I don't really want the shark to swim with his mouth open. So let's go to the Final Shark hierarchy, select the Morph tag, and bring the shark mouth back to closed by moving the slider to 0. So that's really all there is to it for the shark replacement. Let's do it one more time on shark 002. This time, rather than copy and paste it from the other scene file, we can just Ctrl+Drag a copy of it into the other hierarchy. I don't even need the old shark hierarchy, because I know that I built all of the sharks exactly the same. So, all I have to do is delete this old one. You notice I deleted the HyperNURBS, not the actual shark Null object.

Now if I take this HyperNURBS from the previous shark hierarchy, shark-001, and hold down the Ctrl key and drag a copy into the shark-002 hierarchy and make it a child of the shark Null object there, look what happens. It drops right into position right where it needs to go. Let's look through the camera, and then I'm going to deselect that by clicking any place in the Object window over here. I'm just going to scrub through this animation and see that my sharks are moving just the way I want them to. So now I'm going to repeat this process for all the other sharks. Now, I've replaced all 13 sharks.

You can see that in my hierarchy I've got everything all twirled-open here. There is a great command in the Object Manager. I'm going to go to the View menu and go to Folding and do a Fold All. That's going to twirl everything back closed again. Now, the last step in the process is to make a preview movie. As I scrub through this animation, the geometry of the sharks is much, much, much heavier than the geometry of the dummy shark. So, that's one of the reasons you work with a dummy shark, is that having the high-res geometry in the scene file makes it very difficult to scrub through animation and preview it.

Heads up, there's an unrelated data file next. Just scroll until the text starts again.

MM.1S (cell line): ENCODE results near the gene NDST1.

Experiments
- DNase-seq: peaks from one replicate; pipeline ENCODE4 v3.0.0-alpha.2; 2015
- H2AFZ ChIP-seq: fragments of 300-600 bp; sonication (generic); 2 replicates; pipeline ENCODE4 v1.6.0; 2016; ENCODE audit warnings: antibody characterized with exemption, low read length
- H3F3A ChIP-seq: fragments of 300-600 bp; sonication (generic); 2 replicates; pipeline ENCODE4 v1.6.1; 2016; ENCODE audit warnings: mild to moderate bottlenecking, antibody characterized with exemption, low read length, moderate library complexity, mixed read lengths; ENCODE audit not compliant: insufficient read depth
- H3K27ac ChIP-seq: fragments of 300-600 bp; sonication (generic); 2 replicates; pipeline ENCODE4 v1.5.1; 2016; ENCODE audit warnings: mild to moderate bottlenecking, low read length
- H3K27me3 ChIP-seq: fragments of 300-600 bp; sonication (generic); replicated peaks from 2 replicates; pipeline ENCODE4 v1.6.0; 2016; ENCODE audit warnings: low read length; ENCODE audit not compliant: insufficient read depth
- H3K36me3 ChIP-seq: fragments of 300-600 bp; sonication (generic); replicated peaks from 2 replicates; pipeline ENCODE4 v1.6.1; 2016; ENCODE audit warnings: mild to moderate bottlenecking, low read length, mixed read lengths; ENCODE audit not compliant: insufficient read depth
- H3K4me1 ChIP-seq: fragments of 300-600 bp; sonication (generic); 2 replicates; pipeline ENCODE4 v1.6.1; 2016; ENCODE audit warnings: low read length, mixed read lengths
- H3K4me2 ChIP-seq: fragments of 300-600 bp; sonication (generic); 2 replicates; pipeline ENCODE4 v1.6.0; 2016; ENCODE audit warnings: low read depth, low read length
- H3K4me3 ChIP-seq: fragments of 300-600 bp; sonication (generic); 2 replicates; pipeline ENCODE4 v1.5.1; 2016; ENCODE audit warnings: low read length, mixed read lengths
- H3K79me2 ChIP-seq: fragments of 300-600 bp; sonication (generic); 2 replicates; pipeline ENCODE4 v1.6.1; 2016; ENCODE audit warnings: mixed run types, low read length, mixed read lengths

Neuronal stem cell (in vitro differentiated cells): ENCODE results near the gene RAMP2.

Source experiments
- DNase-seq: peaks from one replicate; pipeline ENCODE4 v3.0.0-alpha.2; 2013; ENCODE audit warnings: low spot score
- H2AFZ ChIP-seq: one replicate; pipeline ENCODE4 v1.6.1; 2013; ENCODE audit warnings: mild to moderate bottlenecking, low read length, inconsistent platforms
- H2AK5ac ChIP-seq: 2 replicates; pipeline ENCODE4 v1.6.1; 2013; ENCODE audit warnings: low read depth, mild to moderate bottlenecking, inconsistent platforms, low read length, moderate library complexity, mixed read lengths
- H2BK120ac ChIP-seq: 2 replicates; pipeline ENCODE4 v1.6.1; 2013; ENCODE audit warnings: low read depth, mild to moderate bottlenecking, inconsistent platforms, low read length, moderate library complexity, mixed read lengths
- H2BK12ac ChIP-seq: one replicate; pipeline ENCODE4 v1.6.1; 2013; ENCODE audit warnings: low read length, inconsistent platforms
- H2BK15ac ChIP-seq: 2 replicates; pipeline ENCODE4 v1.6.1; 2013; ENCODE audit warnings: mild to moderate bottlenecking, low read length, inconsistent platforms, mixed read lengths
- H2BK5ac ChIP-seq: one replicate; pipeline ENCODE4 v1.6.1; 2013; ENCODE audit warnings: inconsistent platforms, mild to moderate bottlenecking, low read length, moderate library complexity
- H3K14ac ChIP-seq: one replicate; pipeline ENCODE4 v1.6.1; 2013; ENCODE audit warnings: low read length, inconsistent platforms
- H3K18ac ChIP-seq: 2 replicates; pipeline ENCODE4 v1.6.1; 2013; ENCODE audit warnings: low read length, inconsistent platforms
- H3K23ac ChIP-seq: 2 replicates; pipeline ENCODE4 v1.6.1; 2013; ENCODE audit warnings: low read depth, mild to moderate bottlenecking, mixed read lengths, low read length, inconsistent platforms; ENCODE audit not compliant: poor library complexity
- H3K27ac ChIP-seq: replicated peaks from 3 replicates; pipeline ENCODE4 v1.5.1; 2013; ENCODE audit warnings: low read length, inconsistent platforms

So you will notice as I scrub through this animation, it really chunks along. In fact, it takes a few moments for it to update the screen every time I move the cursor. So we're going to make a preview movie of this and drop it back into the cameramatic to check the animation speed. Before I make the preview, I want to clean up this view a little bit, because you can see I've got all my splines. I've got the grid in there. I'm going to go to Filter menu here in the Perspective view and turn off the Grid and then turn off Splines. These elements aren't deleted from the scene. They are simply made invisible.

Now that makes it a lot easier to see my shark swimming. Now I'm going to go to the middle Clapboard icon here and do a Make Preview. I'm going to double-check all my properties. The Frame Range is set for All Frames, which is 0 to 160, just the way it needs to be. I'm going to check my Image Size, 640x360. I need to make sure that my Frame Rate is going to be set to 30 frames per second. I'll set my Frame Rate to 30 here and then hit OK. This calculating preview process is very processor-intensive and the speed of it will depend widely based on the type of computer you have.

On a 8-core Mac, it will go much faster than it would on an iMac or an 8-core PC would go much faster than it would on a single-core PC. It really depends on the speed of your CPU. Once the Picture Viewer pops up, let's take a look at our animation and make sure it's all complete. I'll hit the Play button here. Remember the first time it goes through it's going to be caching. That's what this red 0 means. It's caching to memory. Then the next time it plays through, it's going to be real time. That's not too bad. I think it's looking pretty good! So I'll stop playback.

Let's go to the File menu > Save as, and we're going to save this as an animation. A Photoshop PSD sequence is just fine. So I'll hit OK and navigate to my Desktop to Exercise Files to Chapter 8. I'm going to make a new subfolder. These are the old preview movies that we made when we made the cameramatic. I'm going to make a new folder and let's call this one shot001_finanim. Then in the Save as field, I'll call this shot001-finanim-preview.

Hit Save, the blue bar caches across the bottom, and our file is saved. That's pretty much it for shot one for the animation. We've got our sharks in position, we've replaced everything, and the animation is looking great.

Show transcript

This video is part of

Image for CINEMA 4D: Designing a Promo
CINEMA 4D: Designing a Promo

70 video lessons · 13364 viewers

Rob Garrott
Author

 
Expand all | Collapse all